In Twitter India Chief's Case Against UP Cops, Big Relief From High Court

The Karnataka High Court also said Manish Maheshwari, Twitter India's chief, did not have to travel to Uttar Pradesh for questioning, and reserved orders till June 29

Manish Maheshwari is Twitter India's chief (File)

New Delhi:

Twitter India chief Manish Maheshwari - who'd been summoned by Uttar Pradesh Police for questioning over tweets about the assault of a Muslim man in Ghaziabad - has been granted temporary protection from arrest by the Karnataka High Court.

The court also said Mr Maheshwari - whom the police later charged with intent to riot, promoting enmity and criminal conspiracy charges - does not have to travel to UP at this time.

A single-judge bench of Justice G Narender said: "This matter needs further consideration", and reserved orders till June 29. "No coercive action (till then) ..." Justice Narender said.

To an objection by UP Police that this meant Mr Maheshwari, who is a resident of Bengaluru, had been granted anticipatory bail, the court said it was not stopping the investigation.

"If police desire to investigate or question, they may do so by virtual mode," Justice Narender said.

During Thursday's hearing Mr Maheshwari had told the Karnataka High Court: "In two days, the notices (from the police) to me changed from witness to accused."

He pointed out that on June 17 UP Police sent him a notice identifying him as a witness under Section 160 of Code of Criminal Procedure. Two days later, they sent him another that listed him as an accused under Section 41 of the CrPC, which would have allowed his arrest.

"I have nothing to do with any of the allegations... some accused uploaded a video, but they have registered a FIR against me," Mr Maheshwari said.

"I am in Bangalore. The police sent notice via email. I responded stating I am not in a position to come to Ghaziabad... offered to appear via online. But they want my physical presence," he added.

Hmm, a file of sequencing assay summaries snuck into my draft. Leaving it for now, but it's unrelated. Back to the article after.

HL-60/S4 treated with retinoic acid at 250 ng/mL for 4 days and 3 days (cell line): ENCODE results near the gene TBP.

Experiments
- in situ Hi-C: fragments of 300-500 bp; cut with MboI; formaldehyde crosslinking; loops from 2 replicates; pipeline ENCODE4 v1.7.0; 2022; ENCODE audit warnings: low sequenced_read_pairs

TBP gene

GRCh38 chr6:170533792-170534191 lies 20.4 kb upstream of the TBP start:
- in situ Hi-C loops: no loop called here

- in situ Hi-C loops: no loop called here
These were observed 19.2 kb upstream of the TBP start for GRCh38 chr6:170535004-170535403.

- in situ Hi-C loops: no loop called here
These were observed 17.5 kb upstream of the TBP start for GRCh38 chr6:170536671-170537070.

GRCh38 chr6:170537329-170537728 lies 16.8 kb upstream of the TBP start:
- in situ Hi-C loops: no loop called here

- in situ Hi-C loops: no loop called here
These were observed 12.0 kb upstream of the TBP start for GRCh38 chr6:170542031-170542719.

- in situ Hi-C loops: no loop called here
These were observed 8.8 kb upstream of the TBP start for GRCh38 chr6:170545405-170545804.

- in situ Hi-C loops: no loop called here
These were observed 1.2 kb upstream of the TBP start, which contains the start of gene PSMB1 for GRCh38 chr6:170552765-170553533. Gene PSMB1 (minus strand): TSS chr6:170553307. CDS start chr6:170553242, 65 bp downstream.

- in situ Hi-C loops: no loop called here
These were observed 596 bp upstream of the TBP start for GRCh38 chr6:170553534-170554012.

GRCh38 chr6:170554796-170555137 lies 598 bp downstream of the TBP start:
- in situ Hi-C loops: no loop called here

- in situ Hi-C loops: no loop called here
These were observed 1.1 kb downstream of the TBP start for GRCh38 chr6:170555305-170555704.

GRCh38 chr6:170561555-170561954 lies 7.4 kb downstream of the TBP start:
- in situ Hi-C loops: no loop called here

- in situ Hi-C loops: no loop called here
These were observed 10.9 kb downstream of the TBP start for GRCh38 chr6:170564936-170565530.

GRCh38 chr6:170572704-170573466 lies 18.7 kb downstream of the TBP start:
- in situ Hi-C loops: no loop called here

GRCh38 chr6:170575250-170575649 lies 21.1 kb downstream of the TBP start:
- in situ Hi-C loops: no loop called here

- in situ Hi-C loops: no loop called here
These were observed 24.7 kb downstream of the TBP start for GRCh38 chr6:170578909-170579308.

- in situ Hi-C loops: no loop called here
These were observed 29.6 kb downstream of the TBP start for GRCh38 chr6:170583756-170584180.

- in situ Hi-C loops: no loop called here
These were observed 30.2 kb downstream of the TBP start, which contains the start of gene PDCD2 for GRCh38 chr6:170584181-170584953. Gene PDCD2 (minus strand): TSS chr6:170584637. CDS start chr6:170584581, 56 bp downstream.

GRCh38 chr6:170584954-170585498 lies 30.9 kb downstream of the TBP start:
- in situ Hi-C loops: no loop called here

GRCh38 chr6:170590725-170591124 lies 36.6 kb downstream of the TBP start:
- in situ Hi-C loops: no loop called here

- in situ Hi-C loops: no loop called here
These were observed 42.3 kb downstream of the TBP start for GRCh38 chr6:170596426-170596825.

The court questioned UP Police over the summons, saying: "... he (Mr Maheshwari) is not Director of day-to-day activities of Twitter. At least prima facie you should show he is responsible..."

UP Police had said Mr Maheshwari and Twitter India's Resident Grievance Officer, Dharmendra Chatur, who was also summoned, were responsible for activities on the digital platform.

On the change of notice to Mr Maheshwari UP Police said it was "based on investigation".

Mr Maheshwari had filed a challenge to UP Police's summons on June 23 - after he was served a notice calling him to the Loni Police Station (on the Delhi-UP border) for questioning.

He had earlier declared himself available for questioning via a video call, but the offer was rebuffed by the police, who insisted on his physical presence.

An FIR was filed last week against Twitter India, several journalists and Congress leaders after an elderly man - Abdul Samad - alleged he was thrashed by some others and forced to chant "Jai SriRam" and "Vande Mataram". A video of the incident was widely shared on social media.

Twitter India had been ordered to delete certain posts but initially failed to do so. The UP Police summons accused Twitter of failing to remove certain "objectionable" tweets.

This week PTI quoted sources as saying the company had "withheld" 50 tweets after receiving a legal request to do so. The sources said the tweets contained content related to the video clip.

"You couldn't remove certain tweets even after you were asked to by authorities. You understand Indian laws and are bound to follow them," the notice summoning Mr Maheshwari had said.

The police have denied any "communal angle" in the case, claiming the man was beaten up over amulets he sold. They alleged he was attacked by six persons - Hindu and Muslim - known to him.

Mr Samad's family, however, has denied the police's claims.

"Police is wrong in saying my father used to sell tabeez (amulets). No one in our family does this... We are carpenters. Police are not saying the right thing - let them investigate," his son, Babloo Saifi, told NDTV.

This is the first time a case has been filed against the social media giant after the centre's new rules for online news publishing platforms came into effect.